Berber/Amazigh

Task 1: Watch the video and write five facts about the Berber/Amazigh religion and people.

The traditional Berber/Amazingh religion is the ancient and native set of beliefs and deities adhered to by the Berbers/Amazigh of North Africa.

The Berbers would have been present in the Maghreb for more than 5000 years. Mysterious people, many historians have tried to define their origins without ever achieving it. Persian, Medes, Canaanite, Indian origins… The Berbers are found everywhere … and nowhere.

The word Berber comes from the Greek « Barbaros », which at that time designated all “non-Greek” persons, so the foreigners. Today Berbers prefer the term “Amazigh” which means “free-man”.

Crafts occupy an important place among the Berber populations. The most widespread crafts are:

  • Pottery for making dishes, jars and jugs necessary for daily life.
  • Woolen weaving for carpets, clothing, blankets and khaïmas (nomad tents).
  • The work of metal and silver for the magnificent Berber jewels and the famous Azlag daggers, which takes its name from a village located at the exit of Kelaat El M’Gouna and the valley of the roses.

Task: What does the term nomad mean? Why were the Berber people nomadic (find the answer here)?

The legend of the fiancés of Imilchil

It is said that a young man named Moha and a young woman named Hada from the two rival tribes of Ait Ibrahim and Ait Yaazza fell deeply in love with each other. Their tribes, however, were constantly feuding over grazing areas and water resources, which left their love story unfulfilled and their passions unsatisfied. The fiancés of Imilchil are the Romeo and Juliet of the High Atlas. They experienced the same tragic destiny: to die without being able to love each other and to marry. They cried so much that their tears created the twin lakes Isli (the boy) and Tislit (the girl).

They drowned in their own tears, without the opportunity to marry. Their parents, repentant, decided that once a year, young men and women could choose each other freely, and would not encounter any opposition to their union: it is the “Moussem of engagement”.

This celebration is referred to as the Imilchil Festival, organised every year in late September in the lake plateau of the Middle Atlas Mountains.

In the past, from the age of 18, single men and women from the Amazigh tribe of Ait Haddidou would dress up in their finest attire and head to the village of Imilchil for the wedding festival in search of their future partners. Today, most of the couples already know each other and simply take advantage of the festival as an opportunity to secure a marriage licence. Women put on natural makeup such as kohl (traditional eyeliner) and henna and wear a traditional tahendirt (cape or cloak) ornamented with glittering coins. They also cover their faces with scarves, allowing only their mascaraed eyes and crimson cheeks to show.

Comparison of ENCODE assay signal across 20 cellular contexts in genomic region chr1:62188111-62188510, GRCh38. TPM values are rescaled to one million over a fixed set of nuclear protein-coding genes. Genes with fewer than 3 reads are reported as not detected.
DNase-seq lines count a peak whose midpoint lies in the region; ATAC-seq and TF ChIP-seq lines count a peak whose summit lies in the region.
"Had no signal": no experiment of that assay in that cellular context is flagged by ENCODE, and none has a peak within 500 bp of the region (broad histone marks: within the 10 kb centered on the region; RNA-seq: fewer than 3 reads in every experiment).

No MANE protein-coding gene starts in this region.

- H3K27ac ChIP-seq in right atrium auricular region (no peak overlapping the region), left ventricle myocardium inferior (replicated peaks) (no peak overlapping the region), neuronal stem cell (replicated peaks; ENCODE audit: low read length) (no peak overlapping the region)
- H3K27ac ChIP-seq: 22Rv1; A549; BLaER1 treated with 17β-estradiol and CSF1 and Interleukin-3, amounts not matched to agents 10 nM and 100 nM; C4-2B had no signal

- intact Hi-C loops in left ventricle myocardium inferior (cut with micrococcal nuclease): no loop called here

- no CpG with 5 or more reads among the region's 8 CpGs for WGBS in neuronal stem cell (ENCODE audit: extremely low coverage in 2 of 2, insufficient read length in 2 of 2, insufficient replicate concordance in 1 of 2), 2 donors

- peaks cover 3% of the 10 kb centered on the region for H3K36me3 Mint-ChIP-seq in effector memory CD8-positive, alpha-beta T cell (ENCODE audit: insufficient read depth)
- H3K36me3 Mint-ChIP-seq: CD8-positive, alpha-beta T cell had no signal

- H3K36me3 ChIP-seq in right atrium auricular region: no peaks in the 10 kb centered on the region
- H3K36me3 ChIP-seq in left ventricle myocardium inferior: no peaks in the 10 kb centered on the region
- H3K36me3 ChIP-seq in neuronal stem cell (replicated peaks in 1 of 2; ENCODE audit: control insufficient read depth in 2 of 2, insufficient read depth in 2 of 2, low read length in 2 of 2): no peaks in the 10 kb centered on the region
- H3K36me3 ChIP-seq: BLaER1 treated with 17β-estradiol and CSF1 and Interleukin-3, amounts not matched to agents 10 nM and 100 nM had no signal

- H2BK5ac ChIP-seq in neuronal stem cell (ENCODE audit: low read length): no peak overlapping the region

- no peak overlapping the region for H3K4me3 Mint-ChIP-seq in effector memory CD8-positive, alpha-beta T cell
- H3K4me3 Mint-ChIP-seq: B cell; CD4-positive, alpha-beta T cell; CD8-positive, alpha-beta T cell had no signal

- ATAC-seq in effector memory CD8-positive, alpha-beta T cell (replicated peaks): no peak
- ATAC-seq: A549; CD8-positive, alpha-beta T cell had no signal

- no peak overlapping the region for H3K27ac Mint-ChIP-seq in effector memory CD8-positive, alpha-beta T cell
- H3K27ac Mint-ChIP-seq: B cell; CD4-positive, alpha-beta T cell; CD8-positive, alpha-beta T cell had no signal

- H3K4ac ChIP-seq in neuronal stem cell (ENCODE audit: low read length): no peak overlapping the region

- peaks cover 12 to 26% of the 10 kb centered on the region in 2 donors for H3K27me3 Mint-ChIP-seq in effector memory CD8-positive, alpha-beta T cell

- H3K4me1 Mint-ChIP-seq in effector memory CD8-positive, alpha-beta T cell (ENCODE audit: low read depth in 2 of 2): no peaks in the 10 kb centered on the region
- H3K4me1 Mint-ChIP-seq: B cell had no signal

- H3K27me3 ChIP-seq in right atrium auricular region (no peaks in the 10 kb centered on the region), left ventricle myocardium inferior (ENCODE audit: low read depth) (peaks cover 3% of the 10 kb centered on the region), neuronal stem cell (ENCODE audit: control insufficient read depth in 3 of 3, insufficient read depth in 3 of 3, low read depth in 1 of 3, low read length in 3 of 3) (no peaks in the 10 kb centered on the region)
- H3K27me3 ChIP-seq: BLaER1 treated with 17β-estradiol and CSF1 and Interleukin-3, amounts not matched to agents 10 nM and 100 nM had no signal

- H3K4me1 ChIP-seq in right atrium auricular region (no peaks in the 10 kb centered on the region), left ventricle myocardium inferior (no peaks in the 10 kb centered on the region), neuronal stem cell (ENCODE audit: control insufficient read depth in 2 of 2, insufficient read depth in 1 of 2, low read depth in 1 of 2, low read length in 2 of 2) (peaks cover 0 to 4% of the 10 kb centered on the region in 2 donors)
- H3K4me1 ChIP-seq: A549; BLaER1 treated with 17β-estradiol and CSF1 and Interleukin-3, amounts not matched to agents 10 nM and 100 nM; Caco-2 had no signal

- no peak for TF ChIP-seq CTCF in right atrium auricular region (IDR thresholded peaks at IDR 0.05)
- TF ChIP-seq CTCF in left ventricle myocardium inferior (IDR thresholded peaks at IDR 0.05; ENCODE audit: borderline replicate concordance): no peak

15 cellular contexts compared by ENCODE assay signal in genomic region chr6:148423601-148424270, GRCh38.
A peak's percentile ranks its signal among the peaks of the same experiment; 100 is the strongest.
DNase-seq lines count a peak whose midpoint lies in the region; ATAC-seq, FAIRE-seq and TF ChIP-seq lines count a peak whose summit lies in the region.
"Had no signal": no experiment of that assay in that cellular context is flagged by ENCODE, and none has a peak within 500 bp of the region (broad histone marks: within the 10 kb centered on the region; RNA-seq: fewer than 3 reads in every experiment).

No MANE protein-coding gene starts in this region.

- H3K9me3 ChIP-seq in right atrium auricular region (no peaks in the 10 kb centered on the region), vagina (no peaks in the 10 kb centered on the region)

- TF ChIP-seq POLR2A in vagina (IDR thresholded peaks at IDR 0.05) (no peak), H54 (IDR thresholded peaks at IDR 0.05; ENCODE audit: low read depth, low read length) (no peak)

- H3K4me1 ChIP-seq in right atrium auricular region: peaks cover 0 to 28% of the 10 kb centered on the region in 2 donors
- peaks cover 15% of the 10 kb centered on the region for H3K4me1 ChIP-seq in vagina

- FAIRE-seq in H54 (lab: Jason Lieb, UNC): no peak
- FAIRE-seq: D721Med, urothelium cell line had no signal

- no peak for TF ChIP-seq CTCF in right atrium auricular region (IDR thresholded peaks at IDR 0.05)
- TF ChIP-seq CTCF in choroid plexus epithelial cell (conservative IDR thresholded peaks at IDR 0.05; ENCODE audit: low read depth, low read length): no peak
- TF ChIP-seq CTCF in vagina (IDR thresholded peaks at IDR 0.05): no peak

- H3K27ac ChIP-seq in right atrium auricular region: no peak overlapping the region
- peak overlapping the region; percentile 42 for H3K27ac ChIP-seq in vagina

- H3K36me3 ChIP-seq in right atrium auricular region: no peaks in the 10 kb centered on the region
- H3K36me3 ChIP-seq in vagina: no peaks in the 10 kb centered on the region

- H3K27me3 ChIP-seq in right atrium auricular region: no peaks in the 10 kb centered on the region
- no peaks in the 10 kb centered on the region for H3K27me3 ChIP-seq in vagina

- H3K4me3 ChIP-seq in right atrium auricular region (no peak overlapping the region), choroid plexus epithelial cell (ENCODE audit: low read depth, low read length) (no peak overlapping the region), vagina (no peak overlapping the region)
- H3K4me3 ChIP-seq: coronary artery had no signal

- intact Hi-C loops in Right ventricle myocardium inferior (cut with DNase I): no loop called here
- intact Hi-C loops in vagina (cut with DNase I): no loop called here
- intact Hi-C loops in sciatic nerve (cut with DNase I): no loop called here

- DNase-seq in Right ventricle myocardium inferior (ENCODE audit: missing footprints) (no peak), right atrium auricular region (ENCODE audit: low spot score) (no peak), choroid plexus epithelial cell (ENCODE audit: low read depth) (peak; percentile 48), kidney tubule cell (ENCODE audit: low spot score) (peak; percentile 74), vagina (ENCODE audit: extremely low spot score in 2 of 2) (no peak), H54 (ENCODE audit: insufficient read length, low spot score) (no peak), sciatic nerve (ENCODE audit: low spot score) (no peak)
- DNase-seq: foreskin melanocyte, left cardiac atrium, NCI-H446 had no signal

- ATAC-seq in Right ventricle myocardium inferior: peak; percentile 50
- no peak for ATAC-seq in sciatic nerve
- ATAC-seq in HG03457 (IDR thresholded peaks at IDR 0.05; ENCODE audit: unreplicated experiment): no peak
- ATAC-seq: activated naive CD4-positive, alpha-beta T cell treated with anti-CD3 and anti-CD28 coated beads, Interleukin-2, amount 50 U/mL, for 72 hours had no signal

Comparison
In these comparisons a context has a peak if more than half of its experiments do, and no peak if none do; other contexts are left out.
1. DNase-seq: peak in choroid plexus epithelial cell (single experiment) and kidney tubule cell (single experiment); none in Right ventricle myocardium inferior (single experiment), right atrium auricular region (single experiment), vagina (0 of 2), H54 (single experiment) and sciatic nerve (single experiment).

Traditionally, in the souk of Ait Amar in the Atlas Mountains, women wandered in groups between stalls and tents while men eyed them from a distance. The prospective partners exchanged smiles and looks of potential interest. If the two matched, they might continue the stroll in the souk hand in hand as if they had known each other for years. At the end of the day, they would meet with their respective families, agree on a dowry in the presence of a judge, and sign a marriage contract. The day would finish when the couple bought victuals for the long winter, during which they would remain cut off from the outside world due to heavy snow and rain. With their marriages cemented and provisions bought, the new couples mounted their donkeys or mules and went back home. Those who failed to find a match were forced to wait until the next festival.

The timing of the festival coincides with the end of summer and the harvest season. Therefore, it is an occasion for the tribesmen and women not only to marry, but also to trade what they have harvested or made by hand. Traded goods include locally-made, traditional Amazigh carpets, wool and woolen garments, tahendirt (women’s cloaks), goats, sheep, livestock, and other agricultural products such as apples, almonds, and walnuts. The festival is also an occasion to bolster cultural tourism, as it has become a major tourist attraction throughout the years. Both Moroccan and international tourists annually visit the festival in varying numbers to explore the history and the cultural uniqueness of the place and its inhabitants.

Task: What is a Berber or traditional Moroccan wedding like? Write a paragraph explaining the key elements of the wedding. Information is here.

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